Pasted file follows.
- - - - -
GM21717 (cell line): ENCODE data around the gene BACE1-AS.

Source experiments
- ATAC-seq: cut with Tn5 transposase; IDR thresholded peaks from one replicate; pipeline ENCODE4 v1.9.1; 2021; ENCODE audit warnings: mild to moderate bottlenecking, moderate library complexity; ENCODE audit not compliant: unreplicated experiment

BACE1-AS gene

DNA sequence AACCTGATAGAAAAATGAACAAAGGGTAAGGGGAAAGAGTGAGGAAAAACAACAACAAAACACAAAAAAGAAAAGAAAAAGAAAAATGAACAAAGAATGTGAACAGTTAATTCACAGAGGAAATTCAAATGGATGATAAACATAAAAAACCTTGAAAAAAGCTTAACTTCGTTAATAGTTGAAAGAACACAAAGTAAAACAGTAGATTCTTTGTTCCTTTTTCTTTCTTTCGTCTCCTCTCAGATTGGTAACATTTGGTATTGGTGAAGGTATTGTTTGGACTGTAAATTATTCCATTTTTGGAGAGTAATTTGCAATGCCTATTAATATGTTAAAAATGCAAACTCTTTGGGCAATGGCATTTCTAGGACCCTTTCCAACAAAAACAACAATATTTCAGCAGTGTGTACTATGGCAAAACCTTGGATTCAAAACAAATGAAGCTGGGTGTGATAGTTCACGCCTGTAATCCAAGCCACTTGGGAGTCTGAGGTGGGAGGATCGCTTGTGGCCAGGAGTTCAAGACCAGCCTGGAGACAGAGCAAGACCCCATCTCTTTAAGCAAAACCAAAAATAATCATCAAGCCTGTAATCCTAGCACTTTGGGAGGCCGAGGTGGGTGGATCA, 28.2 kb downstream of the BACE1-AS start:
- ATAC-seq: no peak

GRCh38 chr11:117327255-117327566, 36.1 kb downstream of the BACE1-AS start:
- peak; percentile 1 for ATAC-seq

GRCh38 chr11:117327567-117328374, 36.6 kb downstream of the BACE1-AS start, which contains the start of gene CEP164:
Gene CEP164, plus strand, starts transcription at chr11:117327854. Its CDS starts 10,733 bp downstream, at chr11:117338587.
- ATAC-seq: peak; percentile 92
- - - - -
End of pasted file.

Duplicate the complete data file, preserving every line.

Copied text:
GM21717 (cell line): ENCODE data around the gene BACE1-AS.

Source experiments
- ATAC-seq: cut with Tn5 transposase; IDR thresholded peaks from one replicate; pipeline ENCODE4 v1.9.1; 2021; ENCODE audit warnings: mild to moderate bottlenecking, moderate library complexity; ENCODE audit not compliant: unreplicated experiment

BACE1-AS gene

DNA sequence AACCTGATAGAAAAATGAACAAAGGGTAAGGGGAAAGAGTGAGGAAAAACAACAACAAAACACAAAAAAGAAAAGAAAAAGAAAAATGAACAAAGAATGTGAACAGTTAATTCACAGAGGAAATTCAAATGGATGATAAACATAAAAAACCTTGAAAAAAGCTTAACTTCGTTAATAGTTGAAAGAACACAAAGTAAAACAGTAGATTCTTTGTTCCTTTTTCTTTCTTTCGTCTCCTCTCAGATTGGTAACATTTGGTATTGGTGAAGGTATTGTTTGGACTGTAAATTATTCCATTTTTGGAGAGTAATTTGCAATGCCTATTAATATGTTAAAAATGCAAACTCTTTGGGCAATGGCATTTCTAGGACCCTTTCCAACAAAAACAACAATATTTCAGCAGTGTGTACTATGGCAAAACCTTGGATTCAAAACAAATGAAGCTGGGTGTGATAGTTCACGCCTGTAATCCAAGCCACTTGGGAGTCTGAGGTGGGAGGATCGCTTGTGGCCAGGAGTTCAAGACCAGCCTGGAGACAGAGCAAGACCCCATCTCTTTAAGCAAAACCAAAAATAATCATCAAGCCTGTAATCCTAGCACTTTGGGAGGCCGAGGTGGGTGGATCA, 28.2 kb downstream of the BACE1-AS start:
- ATAC-seq: no peak

GRCh38 chr11:117327255-117327566, 36.1 kb downstream of the BACE1-AS start:
- peak; percentile 1 for ATAC-seq

GRCh38 chr11:117327567-117328374, 36.6 kb downstream of the BACE1-AS start, which contains the start of gene CEP164:
Gene CEP164, plus strand, starts transcription at chr11:117327854. Its CDS starts 10,733 bp downstream, at chr11:117338587.
- ATAC-seq: peak; percentile 92